The Siemens Energy facility will focus on testing basic wind turbine characteristics, performance-enhancing characteristics, and reliability in severe weather conditions. It also will partner with the National Renewable Energy Laboratory on a pilot wind project for the National Wind Technology Center.

The AWEA conference wraps up tomorrow (June 4th) with sessions on a variety of subjects ranging from making decisions about wind turbine supplies to dynamics of structures and rotors.

REG Buys US Biodiesel Group

Iowa-based Renewable Energy Group is buying the large assets of U.S. Biodiesel Group… a move that is expected to greatly enhance REG’s ability to distribute biodiesel on the West Coast and the Texas Gulf Coast.

This story in the Chicago Tribune has details of the $80-million deal:

Acquisition of the 35 million gallon per year biodiesel plant near Houston and the Stockton, Calif., storage terminal provides REG access to strategic locations with deepwater, pipeline and rail accessibility, said Jeff Stroburg, CEO of Ames, Iowa-based REG.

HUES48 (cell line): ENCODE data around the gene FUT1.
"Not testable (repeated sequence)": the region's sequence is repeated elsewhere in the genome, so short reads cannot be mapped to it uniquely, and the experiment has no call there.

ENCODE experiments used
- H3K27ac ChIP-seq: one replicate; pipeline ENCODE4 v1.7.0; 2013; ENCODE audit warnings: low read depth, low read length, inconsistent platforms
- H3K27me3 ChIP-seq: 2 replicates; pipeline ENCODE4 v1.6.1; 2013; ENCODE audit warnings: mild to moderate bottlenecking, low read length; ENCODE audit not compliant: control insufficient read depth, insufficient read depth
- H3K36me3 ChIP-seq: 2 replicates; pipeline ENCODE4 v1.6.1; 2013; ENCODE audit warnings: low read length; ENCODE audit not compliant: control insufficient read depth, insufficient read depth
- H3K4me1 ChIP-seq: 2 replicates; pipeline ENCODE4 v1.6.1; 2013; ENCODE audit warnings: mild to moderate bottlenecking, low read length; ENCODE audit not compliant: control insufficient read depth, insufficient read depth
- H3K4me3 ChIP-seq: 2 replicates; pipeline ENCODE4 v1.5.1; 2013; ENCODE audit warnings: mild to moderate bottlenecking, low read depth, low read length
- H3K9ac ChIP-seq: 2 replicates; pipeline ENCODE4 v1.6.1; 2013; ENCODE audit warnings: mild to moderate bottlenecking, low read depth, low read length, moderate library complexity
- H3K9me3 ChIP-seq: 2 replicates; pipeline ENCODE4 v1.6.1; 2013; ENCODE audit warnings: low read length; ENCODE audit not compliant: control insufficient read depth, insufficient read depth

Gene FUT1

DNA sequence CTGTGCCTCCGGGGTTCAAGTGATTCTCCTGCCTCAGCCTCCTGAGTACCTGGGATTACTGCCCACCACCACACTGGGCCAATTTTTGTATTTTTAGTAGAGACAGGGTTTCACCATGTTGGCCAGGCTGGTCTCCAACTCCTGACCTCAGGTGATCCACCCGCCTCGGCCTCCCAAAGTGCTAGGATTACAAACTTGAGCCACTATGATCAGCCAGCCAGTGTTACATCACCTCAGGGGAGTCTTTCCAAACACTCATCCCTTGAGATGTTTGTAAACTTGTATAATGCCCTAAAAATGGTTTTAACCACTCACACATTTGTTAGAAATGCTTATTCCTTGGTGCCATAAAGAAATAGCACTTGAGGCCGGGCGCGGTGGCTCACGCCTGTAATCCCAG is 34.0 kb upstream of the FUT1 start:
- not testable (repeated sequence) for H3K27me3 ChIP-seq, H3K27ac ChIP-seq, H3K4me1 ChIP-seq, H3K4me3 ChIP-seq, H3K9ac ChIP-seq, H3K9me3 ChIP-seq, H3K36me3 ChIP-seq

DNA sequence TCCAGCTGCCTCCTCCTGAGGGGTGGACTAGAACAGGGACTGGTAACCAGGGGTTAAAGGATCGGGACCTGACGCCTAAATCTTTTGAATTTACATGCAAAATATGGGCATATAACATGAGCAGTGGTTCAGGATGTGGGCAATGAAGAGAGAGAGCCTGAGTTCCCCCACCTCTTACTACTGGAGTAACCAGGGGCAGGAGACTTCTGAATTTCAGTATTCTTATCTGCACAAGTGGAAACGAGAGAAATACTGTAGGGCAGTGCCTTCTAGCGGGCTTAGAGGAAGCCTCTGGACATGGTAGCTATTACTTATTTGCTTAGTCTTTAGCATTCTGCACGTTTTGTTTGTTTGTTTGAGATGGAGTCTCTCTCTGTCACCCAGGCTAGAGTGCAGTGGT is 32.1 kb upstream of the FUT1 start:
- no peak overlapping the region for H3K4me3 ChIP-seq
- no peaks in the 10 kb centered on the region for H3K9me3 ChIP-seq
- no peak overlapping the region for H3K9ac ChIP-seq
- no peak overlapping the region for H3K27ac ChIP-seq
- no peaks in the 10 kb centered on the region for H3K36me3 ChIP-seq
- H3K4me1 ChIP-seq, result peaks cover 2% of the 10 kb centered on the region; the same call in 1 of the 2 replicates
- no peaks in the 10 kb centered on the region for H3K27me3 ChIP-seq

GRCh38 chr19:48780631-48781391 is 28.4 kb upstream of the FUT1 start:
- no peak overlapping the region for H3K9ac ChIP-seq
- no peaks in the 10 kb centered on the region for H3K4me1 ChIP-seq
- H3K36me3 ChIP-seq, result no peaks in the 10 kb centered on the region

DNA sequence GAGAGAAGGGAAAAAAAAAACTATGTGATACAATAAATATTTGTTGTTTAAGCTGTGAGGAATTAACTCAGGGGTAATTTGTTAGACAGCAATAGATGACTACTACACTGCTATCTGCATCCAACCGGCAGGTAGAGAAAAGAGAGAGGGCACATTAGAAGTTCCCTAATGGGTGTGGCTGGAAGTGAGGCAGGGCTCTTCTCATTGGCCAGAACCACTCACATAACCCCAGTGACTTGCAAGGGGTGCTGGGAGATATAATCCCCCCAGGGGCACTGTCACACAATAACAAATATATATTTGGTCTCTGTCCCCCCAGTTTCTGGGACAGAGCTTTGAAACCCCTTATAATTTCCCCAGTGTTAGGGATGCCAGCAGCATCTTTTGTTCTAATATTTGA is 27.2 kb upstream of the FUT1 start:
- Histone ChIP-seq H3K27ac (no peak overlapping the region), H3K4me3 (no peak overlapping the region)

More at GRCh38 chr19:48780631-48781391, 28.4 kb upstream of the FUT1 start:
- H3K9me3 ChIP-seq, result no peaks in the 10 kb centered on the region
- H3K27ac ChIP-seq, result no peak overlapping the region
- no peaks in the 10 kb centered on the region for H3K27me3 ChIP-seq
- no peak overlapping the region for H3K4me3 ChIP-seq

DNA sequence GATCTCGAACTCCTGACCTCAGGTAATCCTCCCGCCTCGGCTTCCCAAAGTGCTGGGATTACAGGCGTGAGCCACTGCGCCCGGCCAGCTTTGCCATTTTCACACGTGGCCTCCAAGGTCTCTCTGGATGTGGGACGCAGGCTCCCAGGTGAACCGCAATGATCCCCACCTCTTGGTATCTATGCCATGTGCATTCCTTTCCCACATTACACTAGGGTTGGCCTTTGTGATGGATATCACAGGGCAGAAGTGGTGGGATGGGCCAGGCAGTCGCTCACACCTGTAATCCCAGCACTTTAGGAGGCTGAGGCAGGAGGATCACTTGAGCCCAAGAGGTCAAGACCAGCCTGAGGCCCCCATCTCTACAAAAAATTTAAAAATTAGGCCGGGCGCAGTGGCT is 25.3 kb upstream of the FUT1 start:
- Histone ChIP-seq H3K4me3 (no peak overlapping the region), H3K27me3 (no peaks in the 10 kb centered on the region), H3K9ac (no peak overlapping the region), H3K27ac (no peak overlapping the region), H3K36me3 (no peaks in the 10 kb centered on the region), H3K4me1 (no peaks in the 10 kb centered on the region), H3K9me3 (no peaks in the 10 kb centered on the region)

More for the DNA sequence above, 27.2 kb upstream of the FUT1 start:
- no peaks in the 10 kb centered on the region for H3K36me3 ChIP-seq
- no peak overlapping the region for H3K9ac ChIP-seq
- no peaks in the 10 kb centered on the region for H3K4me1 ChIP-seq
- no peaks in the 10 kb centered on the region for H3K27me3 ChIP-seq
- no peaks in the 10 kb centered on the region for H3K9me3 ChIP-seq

“Integrating additional infrastructure into our production network will aid in REG’s continued growth as we distribute high quality biodiesel through petroleum infrastructure nationwide,” he said in a written statement.

The Houston biodiesel plant is located within a terminal in Seabrook, Thttp://domesticfuel.com/wp-admin/post-new.php
Domestic Fuel › Create New Post — WordPressexas, which is adjacent to the Houston Ship Channel, a key petrochemical and pipeline complex.

The Houston plant is about 350 miles west of a REG biodiesel plant being built in New Orleans. It offers REG another strategic location for distribution of large volumes of biodiesel.

The California liquid storage terminal will enhance REG’s ability to distribute biodiesel along the West Coast. Planning and permitting to expand the site for construction of a commercial-scale biodiesel production plant is under way. Construction plans remain to be determined, the company said.

REG has seven plants in production cranking out 220 million gallons a year.

Biodiesel Boat Breaks Prop; Limps Toward Record

A 100% biodiesel boat trying to break the world record for circumnavigation of the globe has run into a bit of trouble in the East Indies. The Earthrace hit some debris near Palau and is limping toward Singapore for more permanent repairs: